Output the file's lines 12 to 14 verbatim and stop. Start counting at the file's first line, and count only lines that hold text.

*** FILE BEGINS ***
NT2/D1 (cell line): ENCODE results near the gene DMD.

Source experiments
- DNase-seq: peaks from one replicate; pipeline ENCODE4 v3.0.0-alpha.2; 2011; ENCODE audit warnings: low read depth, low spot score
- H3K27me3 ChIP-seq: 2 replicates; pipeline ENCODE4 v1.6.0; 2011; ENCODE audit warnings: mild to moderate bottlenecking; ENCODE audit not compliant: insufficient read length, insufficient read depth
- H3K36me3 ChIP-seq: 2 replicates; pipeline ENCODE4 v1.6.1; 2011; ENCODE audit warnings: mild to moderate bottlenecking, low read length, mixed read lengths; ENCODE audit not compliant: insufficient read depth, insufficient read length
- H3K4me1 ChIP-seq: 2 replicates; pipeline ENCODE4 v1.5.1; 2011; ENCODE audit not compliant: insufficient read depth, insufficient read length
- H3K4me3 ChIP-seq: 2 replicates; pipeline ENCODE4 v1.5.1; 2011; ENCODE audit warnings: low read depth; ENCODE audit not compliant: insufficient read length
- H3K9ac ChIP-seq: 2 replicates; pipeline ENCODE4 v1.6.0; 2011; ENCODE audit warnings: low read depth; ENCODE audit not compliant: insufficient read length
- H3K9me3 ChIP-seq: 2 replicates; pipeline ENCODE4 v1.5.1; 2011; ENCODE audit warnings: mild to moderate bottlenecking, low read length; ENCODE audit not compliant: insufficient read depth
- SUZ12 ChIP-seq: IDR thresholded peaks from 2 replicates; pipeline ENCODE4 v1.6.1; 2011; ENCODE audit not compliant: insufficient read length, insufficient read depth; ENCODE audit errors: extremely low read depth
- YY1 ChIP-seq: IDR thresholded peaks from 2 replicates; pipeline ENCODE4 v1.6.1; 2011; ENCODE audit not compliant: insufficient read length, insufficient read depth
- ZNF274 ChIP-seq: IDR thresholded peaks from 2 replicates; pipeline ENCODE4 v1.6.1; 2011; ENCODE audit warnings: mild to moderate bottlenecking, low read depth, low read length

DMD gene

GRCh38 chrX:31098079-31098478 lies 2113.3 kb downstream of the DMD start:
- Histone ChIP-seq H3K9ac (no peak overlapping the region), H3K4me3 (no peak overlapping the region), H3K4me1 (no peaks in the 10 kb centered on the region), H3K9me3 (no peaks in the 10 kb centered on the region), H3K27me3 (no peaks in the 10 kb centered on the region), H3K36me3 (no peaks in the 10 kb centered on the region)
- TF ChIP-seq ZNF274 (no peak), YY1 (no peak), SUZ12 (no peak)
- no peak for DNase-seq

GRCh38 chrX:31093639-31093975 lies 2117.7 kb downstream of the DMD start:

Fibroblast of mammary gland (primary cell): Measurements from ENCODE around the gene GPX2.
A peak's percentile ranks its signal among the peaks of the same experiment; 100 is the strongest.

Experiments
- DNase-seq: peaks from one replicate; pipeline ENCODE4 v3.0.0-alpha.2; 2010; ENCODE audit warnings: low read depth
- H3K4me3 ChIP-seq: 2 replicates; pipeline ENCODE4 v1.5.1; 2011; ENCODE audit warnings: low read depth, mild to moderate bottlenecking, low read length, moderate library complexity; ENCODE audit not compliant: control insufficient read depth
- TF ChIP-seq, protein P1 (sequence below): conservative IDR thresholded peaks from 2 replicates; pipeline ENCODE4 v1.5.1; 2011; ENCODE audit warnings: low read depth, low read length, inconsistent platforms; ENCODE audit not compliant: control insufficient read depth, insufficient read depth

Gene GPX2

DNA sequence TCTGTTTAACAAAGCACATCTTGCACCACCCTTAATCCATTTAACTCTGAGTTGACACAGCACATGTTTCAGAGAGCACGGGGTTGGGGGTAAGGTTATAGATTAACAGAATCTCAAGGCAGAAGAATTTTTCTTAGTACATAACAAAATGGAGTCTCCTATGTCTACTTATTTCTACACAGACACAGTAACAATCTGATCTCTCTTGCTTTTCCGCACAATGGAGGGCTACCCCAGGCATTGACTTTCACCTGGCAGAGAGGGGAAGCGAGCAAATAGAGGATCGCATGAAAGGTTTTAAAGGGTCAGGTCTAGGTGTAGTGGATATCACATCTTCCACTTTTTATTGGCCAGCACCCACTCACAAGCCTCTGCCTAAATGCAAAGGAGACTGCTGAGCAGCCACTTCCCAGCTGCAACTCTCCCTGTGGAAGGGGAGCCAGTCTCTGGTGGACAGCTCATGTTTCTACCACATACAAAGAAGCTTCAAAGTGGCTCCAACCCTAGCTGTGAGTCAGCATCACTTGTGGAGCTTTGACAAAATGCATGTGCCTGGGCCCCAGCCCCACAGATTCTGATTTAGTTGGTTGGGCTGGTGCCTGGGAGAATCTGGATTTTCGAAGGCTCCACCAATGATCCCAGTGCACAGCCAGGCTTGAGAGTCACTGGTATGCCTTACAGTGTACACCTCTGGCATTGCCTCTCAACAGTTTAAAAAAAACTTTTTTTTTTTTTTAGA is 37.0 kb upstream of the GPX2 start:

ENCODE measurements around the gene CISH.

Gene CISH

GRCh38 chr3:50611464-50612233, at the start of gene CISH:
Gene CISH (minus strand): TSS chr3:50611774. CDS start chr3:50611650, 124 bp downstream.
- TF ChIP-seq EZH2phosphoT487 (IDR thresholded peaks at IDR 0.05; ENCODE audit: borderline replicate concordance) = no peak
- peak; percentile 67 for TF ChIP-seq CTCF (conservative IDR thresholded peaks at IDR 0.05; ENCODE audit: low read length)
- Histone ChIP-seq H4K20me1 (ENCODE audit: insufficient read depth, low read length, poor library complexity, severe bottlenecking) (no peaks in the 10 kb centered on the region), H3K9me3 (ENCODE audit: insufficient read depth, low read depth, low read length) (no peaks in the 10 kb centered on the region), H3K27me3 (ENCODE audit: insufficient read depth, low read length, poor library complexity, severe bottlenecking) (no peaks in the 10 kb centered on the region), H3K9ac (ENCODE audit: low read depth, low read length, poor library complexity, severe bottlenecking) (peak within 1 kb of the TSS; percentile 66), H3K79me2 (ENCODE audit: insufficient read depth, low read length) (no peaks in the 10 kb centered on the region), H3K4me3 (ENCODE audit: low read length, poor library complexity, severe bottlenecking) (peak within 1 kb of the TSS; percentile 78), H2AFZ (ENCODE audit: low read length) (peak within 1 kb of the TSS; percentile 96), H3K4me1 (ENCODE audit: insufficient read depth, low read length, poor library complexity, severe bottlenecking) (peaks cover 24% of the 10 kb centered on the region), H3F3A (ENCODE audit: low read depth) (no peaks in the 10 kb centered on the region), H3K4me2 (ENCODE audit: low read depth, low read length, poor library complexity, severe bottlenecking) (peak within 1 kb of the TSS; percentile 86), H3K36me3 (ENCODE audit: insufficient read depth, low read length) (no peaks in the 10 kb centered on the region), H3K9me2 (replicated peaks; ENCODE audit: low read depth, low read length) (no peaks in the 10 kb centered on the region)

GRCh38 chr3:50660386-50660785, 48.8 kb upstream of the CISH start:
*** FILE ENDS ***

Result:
- ZNF274 ChIP-seq: IDR thresholded peaks from 2 replicates; pipeline ENCODE4 v1.6.1; 2011; ENCODE audit warnings: mild to moderate bottlenecking, low read depth, low read length

DMD gene

GRCh38 chrX:31098079-31098478 lies 2113.3 kb downstream of the DMD start: